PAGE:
Clean Water Act, Then and Now (start time: 3:38): Two weeks ago was the 50th anniversary of the Clean Water Act. The landmark law set out to clean up the nation’s lakes, rivers and streams, and to safeguard the water supply for humans throughout the country. While there’s been some progress since the act was signed in 1972, many view the law as a mixed bag, both nationally and here in Colorado. By some estimates, at least half of the country’s rivers and streams do not meet the standard of the Clean Water Act. The legislation also faces new threats, including one from the U.S. Supreme Court. Host Susan Moran interviews two experts on the topic: John Flesher, a correspondent at the Associated Press; and Danny Katz is executive director of CoPIRG, which is part of the USPIRG network.
* CoPIRG new report on industrial polluters
* CoPIRG report Wasting Our Waterways
* State bill tackling lead in schools’ drinking water
Host & Producer: Susan Moran Executive Producer: Susan Moran Engineer: Shannon Young Headline contributor: Benita Lee
Today’s show features: Employing Beavers (start time: 11:12): Some consider them pests. Others praise them as saviors of the environment. Whatever your impression of these furry swimming rodents, beavers are gaining more proponents for their ability to make landscapes, and thus humans, more resilient to climate change. Through their dams and lodges, beavers raise water levels, moisten fire-prone forest soil, slow water speed, and thus prevent flooding while storing more water. Host Susan Moran talks with Jessica Doran, a wildlife biologist with EcoMetrics Colorado; and Aaron Hall, senior aquatic biologist with Defenders of Wildlife, about the promises and complexities of employing beavers as ecosystem engineers. Beaver resources: iBeaver (crowdsourcing App from Defenders of Wildlife)
How On Earth 2018 interview with Eager author Ben Goldfarb Rewilding the American West (Ripple et al, BioScience, 2022)
Hosts: Susan Moran, Joel Parker Show Producer: Susan Moran Executive Producer: Beth Bennett Headline contributors: Beth Bennett, Shelley Schlender, Tom Yulsman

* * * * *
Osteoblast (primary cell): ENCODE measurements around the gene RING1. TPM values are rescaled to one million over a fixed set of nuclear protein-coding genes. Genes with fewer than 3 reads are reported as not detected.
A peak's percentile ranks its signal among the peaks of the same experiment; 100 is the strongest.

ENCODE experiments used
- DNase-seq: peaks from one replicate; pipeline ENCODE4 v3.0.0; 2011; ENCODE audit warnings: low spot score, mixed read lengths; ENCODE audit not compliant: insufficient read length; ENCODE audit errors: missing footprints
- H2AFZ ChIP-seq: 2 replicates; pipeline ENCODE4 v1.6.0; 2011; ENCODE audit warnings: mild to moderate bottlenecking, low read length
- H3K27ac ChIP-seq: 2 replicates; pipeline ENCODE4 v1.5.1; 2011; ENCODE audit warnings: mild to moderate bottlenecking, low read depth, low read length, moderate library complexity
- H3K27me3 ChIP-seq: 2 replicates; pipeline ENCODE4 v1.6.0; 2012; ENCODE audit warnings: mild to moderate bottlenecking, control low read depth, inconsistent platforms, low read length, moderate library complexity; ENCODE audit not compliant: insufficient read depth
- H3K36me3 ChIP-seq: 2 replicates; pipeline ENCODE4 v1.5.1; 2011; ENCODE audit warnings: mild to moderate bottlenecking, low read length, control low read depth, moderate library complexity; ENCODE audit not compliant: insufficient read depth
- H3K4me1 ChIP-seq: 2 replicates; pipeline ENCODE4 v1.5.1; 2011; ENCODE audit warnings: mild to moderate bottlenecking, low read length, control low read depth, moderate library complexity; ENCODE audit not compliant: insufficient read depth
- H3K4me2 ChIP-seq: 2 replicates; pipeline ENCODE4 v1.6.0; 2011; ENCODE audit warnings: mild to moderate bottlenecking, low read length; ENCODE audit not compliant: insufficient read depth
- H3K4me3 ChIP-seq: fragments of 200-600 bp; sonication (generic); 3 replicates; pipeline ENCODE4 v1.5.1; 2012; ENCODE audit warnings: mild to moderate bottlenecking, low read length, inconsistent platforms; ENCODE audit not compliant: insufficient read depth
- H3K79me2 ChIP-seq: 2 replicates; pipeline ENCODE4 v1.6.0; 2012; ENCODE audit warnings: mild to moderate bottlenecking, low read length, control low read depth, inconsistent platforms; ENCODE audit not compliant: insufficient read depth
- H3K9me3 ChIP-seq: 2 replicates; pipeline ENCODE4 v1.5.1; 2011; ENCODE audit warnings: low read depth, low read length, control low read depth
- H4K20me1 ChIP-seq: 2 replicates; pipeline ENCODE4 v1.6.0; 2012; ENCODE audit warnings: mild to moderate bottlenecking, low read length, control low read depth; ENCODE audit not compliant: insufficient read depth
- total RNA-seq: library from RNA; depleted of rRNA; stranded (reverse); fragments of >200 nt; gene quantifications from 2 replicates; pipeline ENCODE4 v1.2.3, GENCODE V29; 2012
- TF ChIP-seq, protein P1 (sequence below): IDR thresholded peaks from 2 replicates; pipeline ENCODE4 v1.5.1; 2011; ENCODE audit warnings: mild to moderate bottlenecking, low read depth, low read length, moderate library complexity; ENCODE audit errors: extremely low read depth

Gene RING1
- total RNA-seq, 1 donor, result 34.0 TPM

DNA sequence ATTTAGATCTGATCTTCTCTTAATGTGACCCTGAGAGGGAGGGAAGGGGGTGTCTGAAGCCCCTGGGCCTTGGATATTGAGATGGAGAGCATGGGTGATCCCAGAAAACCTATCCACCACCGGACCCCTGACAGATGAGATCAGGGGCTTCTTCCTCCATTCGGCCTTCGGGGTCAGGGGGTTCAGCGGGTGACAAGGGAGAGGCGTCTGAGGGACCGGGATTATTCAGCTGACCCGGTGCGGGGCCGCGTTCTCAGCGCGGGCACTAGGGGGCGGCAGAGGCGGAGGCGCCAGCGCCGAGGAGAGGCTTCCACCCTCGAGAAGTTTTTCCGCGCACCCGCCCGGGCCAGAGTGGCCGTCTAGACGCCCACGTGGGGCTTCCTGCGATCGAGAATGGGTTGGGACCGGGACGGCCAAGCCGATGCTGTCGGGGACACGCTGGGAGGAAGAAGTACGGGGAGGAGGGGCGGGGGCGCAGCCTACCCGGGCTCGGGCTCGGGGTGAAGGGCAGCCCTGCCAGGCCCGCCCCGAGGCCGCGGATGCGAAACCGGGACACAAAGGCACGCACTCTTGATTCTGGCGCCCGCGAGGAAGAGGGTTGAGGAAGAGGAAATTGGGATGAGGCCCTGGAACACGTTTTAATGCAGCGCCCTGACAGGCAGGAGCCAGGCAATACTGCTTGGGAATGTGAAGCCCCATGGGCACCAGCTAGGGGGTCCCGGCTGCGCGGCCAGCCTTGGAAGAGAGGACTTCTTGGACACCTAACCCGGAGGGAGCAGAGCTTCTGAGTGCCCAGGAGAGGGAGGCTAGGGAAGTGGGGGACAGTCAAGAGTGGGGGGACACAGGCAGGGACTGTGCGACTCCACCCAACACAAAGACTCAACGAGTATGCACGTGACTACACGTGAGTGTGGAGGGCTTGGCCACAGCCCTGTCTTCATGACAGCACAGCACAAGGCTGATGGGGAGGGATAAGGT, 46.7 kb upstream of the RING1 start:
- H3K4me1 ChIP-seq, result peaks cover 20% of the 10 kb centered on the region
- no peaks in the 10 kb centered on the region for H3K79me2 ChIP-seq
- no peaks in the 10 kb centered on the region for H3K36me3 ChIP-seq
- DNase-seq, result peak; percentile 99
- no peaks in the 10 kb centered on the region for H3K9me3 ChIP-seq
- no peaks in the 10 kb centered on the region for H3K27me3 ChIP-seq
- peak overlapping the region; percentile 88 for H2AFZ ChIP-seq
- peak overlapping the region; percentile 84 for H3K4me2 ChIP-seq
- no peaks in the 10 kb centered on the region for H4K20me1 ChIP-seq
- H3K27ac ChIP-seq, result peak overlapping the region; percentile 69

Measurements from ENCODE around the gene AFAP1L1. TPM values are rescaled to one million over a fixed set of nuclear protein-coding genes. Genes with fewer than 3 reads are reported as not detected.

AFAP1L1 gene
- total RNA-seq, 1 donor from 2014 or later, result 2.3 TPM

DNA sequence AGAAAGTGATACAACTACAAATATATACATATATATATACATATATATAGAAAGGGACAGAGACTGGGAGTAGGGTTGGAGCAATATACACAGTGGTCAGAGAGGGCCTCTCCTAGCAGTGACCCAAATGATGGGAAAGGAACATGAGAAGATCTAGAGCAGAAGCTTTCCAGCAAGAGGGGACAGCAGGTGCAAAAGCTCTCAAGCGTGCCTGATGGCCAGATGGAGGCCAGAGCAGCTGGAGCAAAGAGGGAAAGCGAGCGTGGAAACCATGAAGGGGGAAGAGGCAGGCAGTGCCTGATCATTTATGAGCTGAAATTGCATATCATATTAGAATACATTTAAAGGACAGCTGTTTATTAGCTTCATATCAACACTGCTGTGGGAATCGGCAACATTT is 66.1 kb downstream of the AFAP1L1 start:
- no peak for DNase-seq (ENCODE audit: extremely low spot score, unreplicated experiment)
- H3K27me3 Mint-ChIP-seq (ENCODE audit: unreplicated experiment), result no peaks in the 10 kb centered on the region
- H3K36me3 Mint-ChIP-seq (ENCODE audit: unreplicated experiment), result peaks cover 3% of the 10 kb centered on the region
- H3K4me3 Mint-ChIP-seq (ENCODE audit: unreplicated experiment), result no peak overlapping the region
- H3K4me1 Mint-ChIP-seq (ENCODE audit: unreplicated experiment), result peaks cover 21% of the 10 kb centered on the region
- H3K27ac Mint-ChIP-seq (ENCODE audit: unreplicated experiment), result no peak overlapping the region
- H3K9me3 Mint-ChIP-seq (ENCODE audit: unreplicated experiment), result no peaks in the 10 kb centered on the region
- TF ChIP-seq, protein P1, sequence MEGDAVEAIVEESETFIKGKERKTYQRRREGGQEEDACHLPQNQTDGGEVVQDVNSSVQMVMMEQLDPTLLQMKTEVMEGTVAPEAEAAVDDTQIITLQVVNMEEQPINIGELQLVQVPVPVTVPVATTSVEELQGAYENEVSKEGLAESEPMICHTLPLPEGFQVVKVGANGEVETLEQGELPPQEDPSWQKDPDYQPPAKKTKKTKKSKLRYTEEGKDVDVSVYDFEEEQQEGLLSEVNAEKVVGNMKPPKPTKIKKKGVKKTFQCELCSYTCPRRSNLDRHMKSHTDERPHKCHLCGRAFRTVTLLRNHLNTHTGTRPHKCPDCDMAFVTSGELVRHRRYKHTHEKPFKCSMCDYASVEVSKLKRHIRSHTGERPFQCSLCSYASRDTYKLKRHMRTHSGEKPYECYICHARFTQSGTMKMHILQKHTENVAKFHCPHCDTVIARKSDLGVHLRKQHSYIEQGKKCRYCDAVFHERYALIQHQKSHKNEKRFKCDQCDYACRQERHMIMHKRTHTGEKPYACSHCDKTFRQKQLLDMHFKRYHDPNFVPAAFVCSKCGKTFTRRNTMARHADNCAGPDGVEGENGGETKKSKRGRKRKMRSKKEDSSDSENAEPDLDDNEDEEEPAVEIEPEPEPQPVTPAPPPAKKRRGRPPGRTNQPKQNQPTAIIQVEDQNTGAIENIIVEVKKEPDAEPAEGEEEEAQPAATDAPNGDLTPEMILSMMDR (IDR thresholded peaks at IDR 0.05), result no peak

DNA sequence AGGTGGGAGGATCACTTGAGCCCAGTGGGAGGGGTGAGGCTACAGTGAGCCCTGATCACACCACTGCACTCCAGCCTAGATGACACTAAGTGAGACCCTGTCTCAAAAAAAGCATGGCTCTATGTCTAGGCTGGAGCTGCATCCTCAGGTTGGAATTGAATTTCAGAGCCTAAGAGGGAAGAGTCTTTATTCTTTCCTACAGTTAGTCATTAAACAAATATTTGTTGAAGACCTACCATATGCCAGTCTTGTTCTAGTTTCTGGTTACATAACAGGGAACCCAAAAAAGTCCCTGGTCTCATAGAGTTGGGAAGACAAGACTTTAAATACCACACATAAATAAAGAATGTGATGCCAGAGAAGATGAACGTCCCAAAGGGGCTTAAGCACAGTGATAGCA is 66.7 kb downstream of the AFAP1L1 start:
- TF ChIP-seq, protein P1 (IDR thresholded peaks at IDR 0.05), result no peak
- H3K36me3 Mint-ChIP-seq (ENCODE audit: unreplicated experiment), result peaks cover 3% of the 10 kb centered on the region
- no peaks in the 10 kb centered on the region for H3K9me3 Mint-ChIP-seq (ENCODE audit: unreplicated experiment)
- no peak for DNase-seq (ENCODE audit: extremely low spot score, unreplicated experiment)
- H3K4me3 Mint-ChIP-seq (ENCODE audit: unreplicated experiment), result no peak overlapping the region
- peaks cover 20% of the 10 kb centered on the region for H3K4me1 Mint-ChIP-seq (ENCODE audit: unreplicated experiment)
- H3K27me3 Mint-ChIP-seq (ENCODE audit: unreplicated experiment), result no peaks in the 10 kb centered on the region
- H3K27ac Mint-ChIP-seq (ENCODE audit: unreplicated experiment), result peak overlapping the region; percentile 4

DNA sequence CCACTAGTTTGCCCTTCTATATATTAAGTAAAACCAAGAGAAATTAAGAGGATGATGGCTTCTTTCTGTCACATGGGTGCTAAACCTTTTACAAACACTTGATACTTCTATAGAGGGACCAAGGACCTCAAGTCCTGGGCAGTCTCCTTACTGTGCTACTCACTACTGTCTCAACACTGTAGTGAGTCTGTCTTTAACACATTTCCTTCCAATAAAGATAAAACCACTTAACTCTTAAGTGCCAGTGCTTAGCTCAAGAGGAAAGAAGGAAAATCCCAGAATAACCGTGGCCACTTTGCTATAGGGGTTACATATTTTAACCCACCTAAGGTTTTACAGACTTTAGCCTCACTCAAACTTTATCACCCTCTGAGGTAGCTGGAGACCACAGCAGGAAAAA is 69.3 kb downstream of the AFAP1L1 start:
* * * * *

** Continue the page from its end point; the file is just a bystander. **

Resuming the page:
Feature 1 – Flood Winners & Losers : Last month’s deluge cut canyons, real and felt, through many of our lives, but nature helps us remember that floods can build too. In this feature, How on Earth’s Jim Pullen speaks with Boulder’s wetland and riparian ecologist Marianne Giolitto about flood “winners and losers”. Marianne watches over 45,000 acres of the city’s open space and mountain parks wetlands and riparian habitats. Jim and the Boulder Open Space and Mountain Parks are working together on a series of radio vignettes; the first two are “Monitoring Bats” and “Great Storms and Chautauqua.”
Feature 2 – 100 Year Starship Symposium : Back in June we had a feature about a project called the 100 Year Star Ship. During that show we talked with Alires Almon, a member of the project, about the challenges and vision of creating a long-duration mission to send humans to another star. A few weeks ago in Houston, the project held their annual symposium; this year’s theme was titled: “Pathway to the Stars, Footprints on Earth.” Ms. Almon is back with us today to talk about the symposium and what new ideas were discussed.
Hosts: Joel Parker, Shelley Schlender Producer: Joel Parker Engineer: Joel Parker Executive Producer: Beth Bartel Additional Contributions: Jim Pullen
Due to technical problems, this show was not recored to the archive. We apologize that this post does not have an audio podcast of the entire show, but below we do have the audio file of the pre-recorded interview of the “Flood Winners and Losers” :